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Injury treatment…ice or heat?

Often people will use medication, ice or heat, to make themselves feel better after an injury - but how do they effect the healing?

Chief Correspondent
Last updated -

Liam Goode, Senior Physiotherapist at Physo4Life ( takes a look at the use of ice or heat to help treat injuries.

Most injuries (sprained joints, torn muscles), involve some level of damage to tissue and that causes you to feel pain. Often people will use medication, ice or heat, to make themselves feel better – but how do they effect the healing of an injury?

The choice is between pain and optimising your healing times. Make no mistake the human body is a slow healer at the best of times but to prevent things dragging on, ice (my preference to heat), will increase blood flow to the injury and make the blood vessels more permeable so the chemicals necessary for healing can pass through more freely. This chemical ‘exchange’ is called the inflammatory response and it is painful. That’s normal.

The ice or heat will promote the efficiency of the exchange and very possibly (but not all the time), the pain levels. Anti inflammatories (Ibuprofen etc) can help ease your pain, but they will have a slowing effect on your healing. This is because they will slow the ‘exchange’ down and ultimately lead to poor quality of healing. However, the pain will feel better.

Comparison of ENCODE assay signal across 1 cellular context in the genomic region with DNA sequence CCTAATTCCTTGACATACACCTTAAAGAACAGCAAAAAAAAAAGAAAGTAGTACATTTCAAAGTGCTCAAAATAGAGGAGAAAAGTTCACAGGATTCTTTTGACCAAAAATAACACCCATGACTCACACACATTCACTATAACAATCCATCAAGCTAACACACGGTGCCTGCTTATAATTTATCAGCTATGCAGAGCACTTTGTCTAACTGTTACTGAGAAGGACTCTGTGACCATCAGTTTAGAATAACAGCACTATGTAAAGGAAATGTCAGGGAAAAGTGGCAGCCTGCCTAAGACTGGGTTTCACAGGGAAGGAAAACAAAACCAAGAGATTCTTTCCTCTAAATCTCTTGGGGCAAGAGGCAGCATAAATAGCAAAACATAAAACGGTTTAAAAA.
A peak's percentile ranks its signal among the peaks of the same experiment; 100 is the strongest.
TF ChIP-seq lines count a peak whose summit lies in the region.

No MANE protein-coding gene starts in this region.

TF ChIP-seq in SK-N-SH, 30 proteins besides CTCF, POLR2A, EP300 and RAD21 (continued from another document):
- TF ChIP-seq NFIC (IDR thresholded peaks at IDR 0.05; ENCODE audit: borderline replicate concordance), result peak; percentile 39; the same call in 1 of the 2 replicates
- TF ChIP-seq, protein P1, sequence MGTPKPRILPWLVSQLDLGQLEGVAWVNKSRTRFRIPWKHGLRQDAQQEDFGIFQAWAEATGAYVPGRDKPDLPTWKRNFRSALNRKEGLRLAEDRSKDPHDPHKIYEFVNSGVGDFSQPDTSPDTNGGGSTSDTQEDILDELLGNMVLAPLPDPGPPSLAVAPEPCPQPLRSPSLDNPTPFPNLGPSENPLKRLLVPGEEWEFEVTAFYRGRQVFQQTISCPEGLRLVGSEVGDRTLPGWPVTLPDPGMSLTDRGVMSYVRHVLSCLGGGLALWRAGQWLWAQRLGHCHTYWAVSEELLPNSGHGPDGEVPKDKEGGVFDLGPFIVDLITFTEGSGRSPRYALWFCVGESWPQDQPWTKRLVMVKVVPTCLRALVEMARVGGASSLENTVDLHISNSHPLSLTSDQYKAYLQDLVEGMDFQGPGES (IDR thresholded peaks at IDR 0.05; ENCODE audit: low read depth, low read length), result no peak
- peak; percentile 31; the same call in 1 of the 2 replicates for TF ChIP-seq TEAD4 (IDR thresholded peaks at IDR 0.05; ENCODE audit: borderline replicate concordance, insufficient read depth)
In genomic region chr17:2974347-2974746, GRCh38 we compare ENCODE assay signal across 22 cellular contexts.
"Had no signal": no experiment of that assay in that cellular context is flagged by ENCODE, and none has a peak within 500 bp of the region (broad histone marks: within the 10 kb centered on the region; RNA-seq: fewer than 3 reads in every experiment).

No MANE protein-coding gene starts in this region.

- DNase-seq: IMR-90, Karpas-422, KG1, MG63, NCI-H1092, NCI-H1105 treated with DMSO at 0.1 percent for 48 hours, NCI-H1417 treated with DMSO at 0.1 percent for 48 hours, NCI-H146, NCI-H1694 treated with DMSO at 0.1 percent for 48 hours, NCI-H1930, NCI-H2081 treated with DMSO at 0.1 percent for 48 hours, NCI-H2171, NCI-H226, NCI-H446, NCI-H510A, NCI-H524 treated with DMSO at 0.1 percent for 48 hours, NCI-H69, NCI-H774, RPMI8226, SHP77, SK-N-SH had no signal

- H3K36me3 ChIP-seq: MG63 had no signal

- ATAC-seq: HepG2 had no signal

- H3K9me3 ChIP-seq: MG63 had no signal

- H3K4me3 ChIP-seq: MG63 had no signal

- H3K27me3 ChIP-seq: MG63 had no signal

When I get asked what people should use, my answer always leans towards ice. However, if your pain levels are too high it is perfectly reasonable to use anti inflammatories to get you through the worst of it – you can always use the ice later. Ultimately, your pain tolerance will dictate everything.

John Levison
Written by
John Levison
TRI247's Chief Correspondent, John has been involved in triathlon for well over 30 years, 15 of those writing on these pages, whilst he can also be found commentating for events across the UK.
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